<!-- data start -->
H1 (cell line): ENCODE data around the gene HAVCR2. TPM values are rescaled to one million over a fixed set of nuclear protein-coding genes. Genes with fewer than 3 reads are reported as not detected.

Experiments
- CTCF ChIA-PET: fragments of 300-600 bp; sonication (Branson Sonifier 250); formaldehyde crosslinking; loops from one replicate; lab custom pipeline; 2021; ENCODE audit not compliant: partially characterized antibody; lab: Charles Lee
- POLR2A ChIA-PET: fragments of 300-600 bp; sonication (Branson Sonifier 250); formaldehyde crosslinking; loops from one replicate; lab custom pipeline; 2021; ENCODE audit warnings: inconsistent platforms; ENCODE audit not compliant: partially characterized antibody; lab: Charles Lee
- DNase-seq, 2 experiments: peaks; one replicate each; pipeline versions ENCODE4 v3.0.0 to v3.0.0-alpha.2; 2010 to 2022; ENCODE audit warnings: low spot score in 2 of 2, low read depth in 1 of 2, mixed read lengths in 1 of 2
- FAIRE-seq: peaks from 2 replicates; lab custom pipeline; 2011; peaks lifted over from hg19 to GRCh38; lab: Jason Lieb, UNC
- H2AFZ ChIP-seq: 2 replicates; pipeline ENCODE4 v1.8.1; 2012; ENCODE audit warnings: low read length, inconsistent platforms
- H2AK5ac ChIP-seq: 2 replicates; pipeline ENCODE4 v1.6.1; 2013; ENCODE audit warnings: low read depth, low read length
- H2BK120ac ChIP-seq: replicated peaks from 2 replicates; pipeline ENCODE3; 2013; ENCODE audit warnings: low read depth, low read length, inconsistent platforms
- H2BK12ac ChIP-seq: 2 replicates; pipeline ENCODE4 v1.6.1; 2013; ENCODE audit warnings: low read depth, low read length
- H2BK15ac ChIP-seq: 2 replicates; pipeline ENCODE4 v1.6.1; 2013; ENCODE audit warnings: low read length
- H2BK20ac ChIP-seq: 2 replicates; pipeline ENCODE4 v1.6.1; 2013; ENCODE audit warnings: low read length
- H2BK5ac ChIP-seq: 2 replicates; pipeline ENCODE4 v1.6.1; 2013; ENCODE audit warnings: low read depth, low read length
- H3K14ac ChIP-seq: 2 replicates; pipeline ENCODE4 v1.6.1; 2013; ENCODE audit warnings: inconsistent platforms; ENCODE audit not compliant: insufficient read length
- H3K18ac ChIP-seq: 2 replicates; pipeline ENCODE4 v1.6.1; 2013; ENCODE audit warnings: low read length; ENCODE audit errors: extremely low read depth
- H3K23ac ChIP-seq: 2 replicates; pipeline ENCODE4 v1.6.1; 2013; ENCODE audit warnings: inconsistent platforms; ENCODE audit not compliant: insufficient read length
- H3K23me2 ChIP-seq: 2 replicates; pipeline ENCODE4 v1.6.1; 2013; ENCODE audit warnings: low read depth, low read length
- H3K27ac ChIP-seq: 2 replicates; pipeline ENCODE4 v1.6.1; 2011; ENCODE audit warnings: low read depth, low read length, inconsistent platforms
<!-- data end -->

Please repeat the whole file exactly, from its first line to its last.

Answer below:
H1 (cell line): ENCODE data around the gene HAVCR2. TPM values are rescaled to one million over a fixed set of nuclear protein-coding genes. Genes with fewer than 3 reads are reported as not detected.

Experiments
- CTCF ChIA-PET: fragments of 300-600 bp; sonication (Branson Sonifier 250); formaldehyde crosslinking; loops from one replicate; lab custom pipeline; 2021; ENCODE audit not compliant: partially characterized antibody; lab: Charles Lee
- POLR2A ChIA-PET: fragments of 300-600 bp; sonication (Branson Sonifier 250); formaldehyde crosslinking; loops from one replicate; lab custom pipeline; 2021; ENCODE audit warnings: inconsistent platforms; ENCODE audit not compliant: partially characterized antibody; lab: Charles Lee
- DNase-seq, 2 experiments: peaks; one replicate each; pipeline versions ENCODE4 v3.0.0 to v3.0.0-alpha.2; 2010 to 2022; ENCODE audit warnings: low spot score in 2 of 2, low read depth in 1 of 2, mixed read lengths in 1 of 2
- FAIRE-seq: peaks from 2 replicates; lab custom pipeline; 2011; peaks lifted over from hg19 to GRCh38; lab: Jason Lieb, UNC
- H2AFZ ChIP-seq: 2 replicates; pipeline ENCODE4 v1.8.1; 2012; ENCODE audit warnings: low read length, inconsistent platforms
- H2AK5ac ChIP-seq: 2 replicates; pipeline ENCODE4 v1.6.1; 2013; ENCODE audit warnings: low read depth, low read length
- H2BK120ac ChIP-seq: replicated peaks from 2 replicates; pipeline ENCODE3; 2013; ENCODE audit warnings: low read depth, low read length, inconsistent platforms
- H2BK12ac ChIP-seq: 2 replicates; pipeline ENCODE4 v1.6.1; 2013; ENCODE audit warnings: low read depth, low read length
- H2BK15ac ChIP-seq: 2 replicates; pipeline ENCODE4 v1.6.1; 2013; ENCODE audit warnings: low read length
- H2BK20ac ChIP-seq: 2 replicates; pipeline ENCODE4 v1.6.1; 2013; ENCODE audit warnings: low read length
- H2BK5ac ChIP-seq: 2 replicates; pipeline ENCODE4 v1.6.1; 2013; ENCODE audit warnings: low read depth, low read length
- H3K14ac ChIP-seq: 2 replicates; pipeline ENCODE4 v1.6.1; 2013; ENCODE audit warnings: inconsistent platforms; ENCODE audit not compliant: insufficient read length
- H3K18ac ChIP-seq: 2 replicates; pipeline ENCODE4 v1.6.1; 2013; ENCODE audit warnings: low read length; ENCODE audit errors: extremely low read depth
- H3K23ac ChIP-seq: 2 replicates; pipeline ENCODE4 v1.6.1; 2013; ENCODE audit warnings: inconsistent platforms; ENCODE audit not compliant: insufficient read length
- H3K23me2 ChIP-seq: 2 replicates; pipeline ENCODE4 v1.6.1; 2013; ENCODE audit warnings: low read depth, low read length
- H3K27ac ChIP-seq: 2 replicates; pipeline ENCODE4 v1.6.1; 2011; ENCODE audit warnings: low read depth, low read length, inconsistent platforms